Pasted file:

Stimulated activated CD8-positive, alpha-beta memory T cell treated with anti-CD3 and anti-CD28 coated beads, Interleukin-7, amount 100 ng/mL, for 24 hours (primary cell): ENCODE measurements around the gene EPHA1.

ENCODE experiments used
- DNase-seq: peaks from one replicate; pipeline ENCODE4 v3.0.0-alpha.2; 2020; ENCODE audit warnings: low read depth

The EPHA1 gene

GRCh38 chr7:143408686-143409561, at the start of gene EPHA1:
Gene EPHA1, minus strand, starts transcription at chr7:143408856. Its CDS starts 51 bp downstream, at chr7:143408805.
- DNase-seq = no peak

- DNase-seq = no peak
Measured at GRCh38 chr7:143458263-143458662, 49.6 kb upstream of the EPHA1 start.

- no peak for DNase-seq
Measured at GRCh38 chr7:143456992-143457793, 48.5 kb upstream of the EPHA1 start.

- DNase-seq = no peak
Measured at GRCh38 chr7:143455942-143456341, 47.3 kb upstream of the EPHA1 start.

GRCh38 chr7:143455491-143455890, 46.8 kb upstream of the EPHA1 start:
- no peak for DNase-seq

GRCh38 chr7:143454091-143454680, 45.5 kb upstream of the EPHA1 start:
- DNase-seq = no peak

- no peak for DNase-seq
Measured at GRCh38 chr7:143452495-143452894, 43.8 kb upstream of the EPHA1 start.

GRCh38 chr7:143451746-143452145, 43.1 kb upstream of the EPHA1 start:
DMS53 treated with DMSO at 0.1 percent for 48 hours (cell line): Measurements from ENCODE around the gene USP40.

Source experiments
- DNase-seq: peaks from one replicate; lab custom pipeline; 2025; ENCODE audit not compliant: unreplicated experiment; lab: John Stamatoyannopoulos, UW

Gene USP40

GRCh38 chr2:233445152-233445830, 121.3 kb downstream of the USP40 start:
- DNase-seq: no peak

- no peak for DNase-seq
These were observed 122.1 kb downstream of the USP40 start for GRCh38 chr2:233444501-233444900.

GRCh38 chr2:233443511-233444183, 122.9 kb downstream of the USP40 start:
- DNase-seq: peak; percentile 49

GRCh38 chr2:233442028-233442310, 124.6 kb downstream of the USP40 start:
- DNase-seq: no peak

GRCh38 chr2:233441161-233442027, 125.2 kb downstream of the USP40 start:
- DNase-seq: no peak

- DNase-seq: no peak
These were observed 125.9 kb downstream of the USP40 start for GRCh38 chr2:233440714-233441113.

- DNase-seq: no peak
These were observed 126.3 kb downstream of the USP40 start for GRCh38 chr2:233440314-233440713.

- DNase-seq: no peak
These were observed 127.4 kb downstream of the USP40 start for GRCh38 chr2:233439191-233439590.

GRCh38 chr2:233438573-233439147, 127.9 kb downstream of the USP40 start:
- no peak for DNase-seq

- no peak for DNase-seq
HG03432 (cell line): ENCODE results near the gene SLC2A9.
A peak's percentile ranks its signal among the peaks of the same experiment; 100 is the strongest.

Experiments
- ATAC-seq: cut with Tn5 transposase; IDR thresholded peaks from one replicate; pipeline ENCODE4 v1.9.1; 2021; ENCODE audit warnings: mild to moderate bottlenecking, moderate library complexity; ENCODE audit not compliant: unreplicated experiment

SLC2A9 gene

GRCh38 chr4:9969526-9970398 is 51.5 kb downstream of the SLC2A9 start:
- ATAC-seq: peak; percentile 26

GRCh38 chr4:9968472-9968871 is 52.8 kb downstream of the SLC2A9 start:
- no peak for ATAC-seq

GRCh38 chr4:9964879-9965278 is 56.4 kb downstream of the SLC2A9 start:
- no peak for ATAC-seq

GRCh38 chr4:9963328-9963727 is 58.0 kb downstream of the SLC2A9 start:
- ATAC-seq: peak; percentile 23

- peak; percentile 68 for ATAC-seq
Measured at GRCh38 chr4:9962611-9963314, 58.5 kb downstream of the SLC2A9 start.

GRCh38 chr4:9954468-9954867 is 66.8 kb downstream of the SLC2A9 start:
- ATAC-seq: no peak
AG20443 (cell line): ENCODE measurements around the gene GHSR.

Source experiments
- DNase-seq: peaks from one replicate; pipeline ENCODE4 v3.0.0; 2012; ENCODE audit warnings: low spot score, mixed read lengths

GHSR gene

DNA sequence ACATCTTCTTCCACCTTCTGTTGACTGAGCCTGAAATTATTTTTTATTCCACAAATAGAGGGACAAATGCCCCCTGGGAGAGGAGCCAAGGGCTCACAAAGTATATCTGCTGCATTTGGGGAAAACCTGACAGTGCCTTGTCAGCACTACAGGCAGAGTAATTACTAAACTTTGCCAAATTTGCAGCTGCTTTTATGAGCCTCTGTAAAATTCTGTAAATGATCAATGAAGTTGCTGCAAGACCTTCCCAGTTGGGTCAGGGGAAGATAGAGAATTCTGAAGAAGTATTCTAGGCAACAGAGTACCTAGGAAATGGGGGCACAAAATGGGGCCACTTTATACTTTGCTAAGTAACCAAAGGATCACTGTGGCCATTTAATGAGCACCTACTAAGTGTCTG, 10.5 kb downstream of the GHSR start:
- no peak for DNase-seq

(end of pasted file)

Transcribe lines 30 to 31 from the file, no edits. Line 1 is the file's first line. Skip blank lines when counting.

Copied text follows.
- DNase-seq: peak; percentile 49

GRCh38 chr2:233442028-233442310, 124.6 kb downstream of the USP40 start: